The battle for gaming supremacy — and maybe for control of the digital home — has begun.

Sony launched its PlayStation 4 on Friday in the United States and Canada, hoping to get a jump-start on rival Microsoft’s latest Xbox One, which hits store shelves next Friday.

Sony has another big advantage over Microsoft besides an early release date: At $399, it costs $100 less than the Xbox One.

But it won’t be easy to get your hands on one of the coveted machines — at least initially, and especially in Asia — as a shortage of supply combines with a backlog of pent-up demand fuelled by the long wait for the next-gen consoles.

Hundreds of thousands of customers snapped up their new toys at midnight launches across North America and in their rush to hook them up, they put Sony’s PlayStation Network under immense stress.

“PSN seeing very high volume, some gamers may experience difficulty connecting, thanks for your patience,” Sony tweeted from the official PlayStation account overnight. “If you’re getting a network error on the PS4, please sit tight,” read an early morning tweet. “As you can imagine, we’re seeing heavy traffic tonight!” Only about 6 million PS4s and Xbox One systems are expected to ship worldwide this year, with 3 million to 4 million of those dedicated to the US.

India launch in Dec

Sony’s machine is only available to US customers for now. It launches in Europe and Australia in late November. Gamers in the UAE and Saudi Arabia will follow, on December 13, with Hong Kong, Taiwan, Singapore, and Malaysia getting the console on December 17, 18, and 19, respectively.

PS4 fans in South Korea, South—East Asia, South Africa and India are also supposed to get the console in December, though Sony hasn’t specified release dates for those markets. Meanwhile, customers in Sony’s Japanese home market will have to wait another three months to get their hands on a PS4.

Command hub of the living room

So what’s all the fuss about? Well it’s been eight years since the launch of the Xbox 360 and seven since the PS3 went on sale. That can seem like a lifetime for a patience-challenged community of tech-obsessed gamers used to updating their other devices every year or two.

According to a recent survey by Parks Associates, interest in the new game consoles is rivalling that of tablets on holiday wish lists.

About 18 per cent of US homes with broadband Internet connections plan to buy a tablet this holiday season, compared with 16 per cent for a game console. Last year, tablets outpaced game systems 19 per cent to 11 per cent.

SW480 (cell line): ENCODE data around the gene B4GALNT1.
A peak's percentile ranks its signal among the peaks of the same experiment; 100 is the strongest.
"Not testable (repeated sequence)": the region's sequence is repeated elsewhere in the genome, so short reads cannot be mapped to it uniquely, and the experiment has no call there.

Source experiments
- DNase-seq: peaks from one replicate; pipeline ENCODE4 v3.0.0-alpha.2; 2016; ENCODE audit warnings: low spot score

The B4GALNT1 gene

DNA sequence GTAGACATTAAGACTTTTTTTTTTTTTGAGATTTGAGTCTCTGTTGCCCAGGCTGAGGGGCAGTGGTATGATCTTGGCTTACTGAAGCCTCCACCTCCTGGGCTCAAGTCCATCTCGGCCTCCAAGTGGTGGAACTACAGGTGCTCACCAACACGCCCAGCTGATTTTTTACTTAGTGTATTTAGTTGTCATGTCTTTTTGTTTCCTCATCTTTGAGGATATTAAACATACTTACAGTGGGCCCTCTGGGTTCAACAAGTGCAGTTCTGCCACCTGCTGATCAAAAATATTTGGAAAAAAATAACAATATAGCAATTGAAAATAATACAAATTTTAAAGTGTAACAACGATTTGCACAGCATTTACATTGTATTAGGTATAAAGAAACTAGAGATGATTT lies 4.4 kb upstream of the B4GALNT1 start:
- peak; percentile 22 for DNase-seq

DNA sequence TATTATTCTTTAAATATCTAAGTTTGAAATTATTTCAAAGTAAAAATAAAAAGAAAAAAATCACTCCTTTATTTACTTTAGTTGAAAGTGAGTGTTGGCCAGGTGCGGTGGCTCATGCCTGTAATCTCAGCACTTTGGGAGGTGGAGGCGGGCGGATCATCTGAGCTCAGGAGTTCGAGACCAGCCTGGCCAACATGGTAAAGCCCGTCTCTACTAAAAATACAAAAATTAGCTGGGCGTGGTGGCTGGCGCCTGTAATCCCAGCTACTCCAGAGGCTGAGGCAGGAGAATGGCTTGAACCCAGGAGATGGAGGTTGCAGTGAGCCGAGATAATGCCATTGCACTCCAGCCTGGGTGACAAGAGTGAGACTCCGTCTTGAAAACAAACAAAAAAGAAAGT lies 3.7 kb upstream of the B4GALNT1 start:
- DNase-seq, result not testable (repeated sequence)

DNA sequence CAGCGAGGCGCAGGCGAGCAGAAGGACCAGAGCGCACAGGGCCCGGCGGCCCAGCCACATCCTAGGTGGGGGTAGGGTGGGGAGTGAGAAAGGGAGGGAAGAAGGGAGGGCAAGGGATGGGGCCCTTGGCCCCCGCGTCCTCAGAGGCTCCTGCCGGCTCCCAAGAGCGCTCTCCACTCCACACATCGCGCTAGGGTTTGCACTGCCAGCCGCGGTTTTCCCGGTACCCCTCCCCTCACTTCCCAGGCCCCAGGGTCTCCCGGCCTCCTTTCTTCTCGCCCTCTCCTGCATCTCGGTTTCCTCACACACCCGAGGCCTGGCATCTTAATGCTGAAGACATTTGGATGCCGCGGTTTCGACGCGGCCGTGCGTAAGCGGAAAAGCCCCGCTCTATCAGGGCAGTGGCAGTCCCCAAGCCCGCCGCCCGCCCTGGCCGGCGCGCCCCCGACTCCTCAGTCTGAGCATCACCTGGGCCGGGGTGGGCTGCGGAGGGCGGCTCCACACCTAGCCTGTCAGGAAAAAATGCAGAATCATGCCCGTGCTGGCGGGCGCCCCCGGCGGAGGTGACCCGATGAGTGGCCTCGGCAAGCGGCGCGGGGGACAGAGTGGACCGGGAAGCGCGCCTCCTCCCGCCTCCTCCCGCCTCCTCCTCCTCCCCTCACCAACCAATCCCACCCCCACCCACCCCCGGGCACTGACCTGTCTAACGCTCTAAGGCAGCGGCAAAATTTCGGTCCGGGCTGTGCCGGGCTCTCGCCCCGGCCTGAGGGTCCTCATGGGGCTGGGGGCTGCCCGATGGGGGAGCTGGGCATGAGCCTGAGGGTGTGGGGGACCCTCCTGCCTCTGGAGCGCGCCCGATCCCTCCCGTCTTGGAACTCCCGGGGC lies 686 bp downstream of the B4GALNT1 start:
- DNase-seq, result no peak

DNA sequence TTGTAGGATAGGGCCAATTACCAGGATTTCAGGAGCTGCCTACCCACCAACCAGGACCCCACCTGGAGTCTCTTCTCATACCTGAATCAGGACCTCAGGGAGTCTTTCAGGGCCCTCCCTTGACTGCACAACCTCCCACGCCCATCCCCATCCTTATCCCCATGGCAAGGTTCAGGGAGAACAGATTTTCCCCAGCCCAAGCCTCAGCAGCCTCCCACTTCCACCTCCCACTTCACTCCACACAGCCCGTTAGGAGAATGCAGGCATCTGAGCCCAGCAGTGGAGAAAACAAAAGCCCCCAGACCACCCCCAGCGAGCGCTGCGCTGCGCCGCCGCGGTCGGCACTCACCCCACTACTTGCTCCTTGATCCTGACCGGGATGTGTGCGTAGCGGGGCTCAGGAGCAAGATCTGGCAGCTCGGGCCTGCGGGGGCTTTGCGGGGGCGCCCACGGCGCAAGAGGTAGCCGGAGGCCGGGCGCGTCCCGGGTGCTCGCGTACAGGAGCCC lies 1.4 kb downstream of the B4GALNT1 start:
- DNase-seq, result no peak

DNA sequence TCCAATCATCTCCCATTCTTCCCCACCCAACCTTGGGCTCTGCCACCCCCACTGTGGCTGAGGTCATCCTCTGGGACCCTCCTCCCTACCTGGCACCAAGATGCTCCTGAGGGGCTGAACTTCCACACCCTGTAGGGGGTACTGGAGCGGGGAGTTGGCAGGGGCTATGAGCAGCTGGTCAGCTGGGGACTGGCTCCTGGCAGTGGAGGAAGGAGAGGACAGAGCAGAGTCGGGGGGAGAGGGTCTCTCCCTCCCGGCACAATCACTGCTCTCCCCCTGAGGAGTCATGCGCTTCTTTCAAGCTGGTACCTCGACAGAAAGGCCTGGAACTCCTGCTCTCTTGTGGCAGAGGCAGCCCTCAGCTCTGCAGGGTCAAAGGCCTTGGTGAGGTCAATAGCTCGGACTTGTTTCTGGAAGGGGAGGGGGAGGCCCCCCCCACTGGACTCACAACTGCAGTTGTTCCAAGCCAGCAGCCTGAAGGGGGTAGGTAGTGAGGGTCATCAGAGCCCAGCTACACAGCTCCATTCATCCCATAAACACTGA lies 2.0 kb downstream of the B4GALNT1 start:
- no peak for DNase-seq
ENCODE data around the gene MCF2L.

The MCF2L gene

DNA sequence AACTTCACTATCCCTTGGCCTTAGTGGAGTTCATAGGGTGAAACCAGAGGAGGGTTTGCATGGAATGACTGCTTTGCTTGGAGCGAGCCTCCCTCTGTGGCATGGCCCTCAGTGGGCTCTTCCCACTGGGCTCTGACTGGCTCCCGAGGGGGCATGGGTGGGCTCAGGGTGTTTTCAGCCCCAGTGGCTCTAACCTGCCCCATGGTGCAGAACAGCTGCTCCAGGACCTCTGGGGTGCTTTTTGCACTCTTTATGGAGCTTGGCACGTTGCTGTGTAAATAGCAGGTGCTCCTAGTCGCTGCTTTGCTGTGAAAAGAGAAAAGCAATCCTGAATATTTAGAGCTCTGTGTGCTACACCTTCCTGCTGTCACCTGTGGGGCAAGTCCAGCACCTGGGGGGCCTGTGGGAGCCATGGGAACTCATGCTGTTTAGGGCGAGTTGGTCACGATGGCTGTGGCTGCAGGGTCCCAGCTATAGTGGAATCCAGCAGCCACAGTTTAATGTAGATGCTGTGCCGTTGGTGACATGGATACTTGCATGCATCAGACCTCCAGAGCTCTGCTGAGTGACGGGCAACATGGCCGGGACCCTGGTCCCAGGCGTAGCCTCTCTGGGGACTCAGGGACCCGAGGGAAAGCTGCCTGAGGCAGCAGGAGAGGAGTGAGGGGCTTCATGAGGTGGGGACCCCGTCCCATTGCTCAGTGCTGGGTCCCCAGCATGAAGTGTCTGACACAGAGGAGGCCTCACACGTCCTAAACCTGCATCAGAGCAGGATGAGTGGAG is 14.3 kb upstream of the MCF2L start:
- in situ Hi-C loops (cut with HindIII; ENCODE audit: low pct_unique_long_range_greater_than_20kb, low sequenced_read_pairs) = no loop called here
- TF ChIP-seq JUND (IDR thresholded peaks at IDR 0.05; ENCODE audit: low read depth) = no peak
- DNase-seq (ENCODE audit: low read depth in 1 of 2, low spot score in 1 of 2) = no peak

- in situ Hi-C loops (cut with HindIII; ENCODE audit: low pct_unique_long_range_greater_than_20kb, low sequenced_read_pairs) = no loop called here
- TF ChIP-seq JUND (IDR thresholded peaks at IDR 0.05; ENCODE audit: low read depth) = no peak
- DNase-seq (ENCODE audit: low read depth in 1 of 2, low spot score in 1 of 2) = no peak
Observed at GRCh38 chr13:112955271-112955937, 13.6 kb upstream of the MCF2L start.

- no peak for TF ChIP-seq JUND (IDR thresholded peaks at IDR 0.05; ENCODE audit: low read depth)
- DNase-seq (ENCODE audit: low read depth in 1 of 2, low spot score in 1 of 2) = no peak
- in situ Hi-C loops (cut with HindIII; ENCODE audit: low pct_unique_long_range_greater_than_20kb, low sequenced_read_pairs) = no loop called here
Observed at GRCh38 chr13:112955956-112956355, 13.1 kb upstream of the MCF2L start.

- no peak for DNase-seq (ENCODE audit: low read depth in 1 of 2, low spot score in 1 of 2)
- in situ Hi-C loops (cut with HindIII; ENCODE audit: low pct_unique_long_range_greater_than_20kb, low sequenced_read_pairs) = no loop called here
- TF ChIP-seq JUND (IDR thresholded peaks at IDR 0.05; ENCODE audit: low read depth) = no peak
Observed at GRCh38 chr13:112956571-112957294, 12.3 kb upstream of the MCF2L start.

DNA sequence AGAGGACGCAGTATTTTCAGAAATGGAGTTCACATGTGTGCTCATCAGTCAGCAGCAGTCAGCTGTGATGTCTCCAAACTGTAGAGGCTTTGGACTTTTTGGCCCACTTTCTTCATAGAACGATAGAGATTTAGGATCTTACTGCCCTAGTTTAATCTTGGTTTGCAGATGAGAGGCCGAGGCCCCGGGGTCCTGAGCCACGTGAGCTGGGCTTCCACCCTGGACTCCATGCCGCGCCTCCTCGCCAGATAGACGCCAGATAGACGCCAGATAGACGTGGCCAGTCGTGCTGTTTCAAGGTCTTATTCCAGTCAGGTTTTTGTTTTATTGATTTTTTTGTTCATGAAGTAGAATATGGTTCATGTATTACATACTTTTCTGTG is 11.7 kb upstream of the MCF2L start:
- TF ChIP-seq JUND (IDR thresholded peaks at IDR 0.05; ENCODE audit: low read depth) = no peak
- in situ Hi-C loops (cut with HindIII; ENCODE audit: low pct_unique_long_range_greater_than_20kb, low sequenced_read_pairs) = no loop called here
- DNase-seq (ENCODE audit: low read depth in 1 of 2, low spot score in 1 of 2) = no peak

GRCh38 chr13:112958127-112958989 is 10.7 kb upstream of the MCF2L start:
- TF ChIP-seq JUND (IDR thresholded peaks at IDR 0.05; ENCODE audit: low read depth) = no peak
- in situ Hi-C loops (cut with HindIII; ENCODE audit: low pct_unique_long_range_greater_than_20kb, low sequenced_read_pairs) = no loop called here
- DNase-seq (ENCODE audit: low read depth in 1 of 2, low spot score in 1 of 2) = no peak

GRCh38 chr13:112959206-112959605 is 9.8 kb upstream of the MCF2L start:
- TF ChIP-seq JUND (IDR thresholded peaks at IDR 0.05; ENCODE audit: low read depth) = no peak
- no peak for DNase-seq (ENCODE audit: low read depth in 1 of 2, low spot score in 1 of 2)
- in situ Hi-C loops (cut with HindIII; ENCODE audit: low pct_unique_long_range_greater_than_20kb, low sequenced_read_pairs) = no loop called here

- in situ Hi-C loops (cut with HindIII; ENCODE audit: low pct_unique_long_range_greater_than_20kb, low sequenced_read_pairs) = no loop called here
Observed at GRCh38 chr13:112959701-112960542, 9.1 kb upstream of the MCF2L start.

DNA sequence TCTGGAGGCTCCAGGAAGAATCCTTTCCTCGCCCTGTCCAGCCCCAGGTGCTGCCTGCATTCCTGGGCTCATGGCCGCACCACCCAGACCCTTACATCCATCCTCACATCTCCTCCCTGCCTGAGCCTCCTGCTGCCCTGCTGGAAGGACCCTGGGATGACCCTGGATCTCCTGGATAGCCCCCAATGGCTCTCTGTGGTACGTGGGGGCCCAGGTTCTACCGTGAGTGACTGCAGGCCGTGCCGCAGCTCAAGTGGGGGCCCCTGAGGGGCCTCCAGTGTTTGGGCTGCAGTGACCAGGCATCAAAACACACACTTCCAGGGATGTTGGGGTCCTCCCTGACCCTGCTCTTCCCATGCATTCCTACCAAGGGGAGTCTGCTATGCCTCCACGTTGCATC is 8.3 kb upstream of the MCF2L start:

“Consoles have had a major upgrade in terms of resolution, processing power, new features, and new titles,” said Brett Sappington, director of research at Parks Associates. “Already 14 per cent of all US broadband households use a connected game console to stream video, and the enhancements in the PlayStation 4 and Xbox One will further expand the console use cases.” This points to the holy grail being pursued by both Sony and Microsoft. They see the game consoles as the command hub of the living room and even the entire digital house — the place where people will go to stream their music, videos and websites on a big screen, and even close their curtains and raise their heating level.

Both consoles offer 10 times the processing power of their predecessors, better game sharing and improved controllers and menus.

The Xbox One can also function as a cable TV box, comes loaded with all the features of Skype and can be controlled via phone or tablet, in addition to its Kinect gesture—sensing technology.

Console sales seen at $44 b

Strong demand for both systems should debunk the theory that the rise of casual gaming would sound the death knell for video game consoles. Research firm Gartner predicts $44 billion in game console sales of hardware and software in 2013, up from $37 billion last year.

“We’ve been behind on the innovation curve, while you have all kinds of new tablets and smartphones coming out,” Tony Bartel, president of retailer GameStop told USA Today.

Now, he says, “consoles will be the most innovative product that everyone is going to want this holiday season. It will precipitate a great new growth cycle.”

(This article was published on November 16, 2013)
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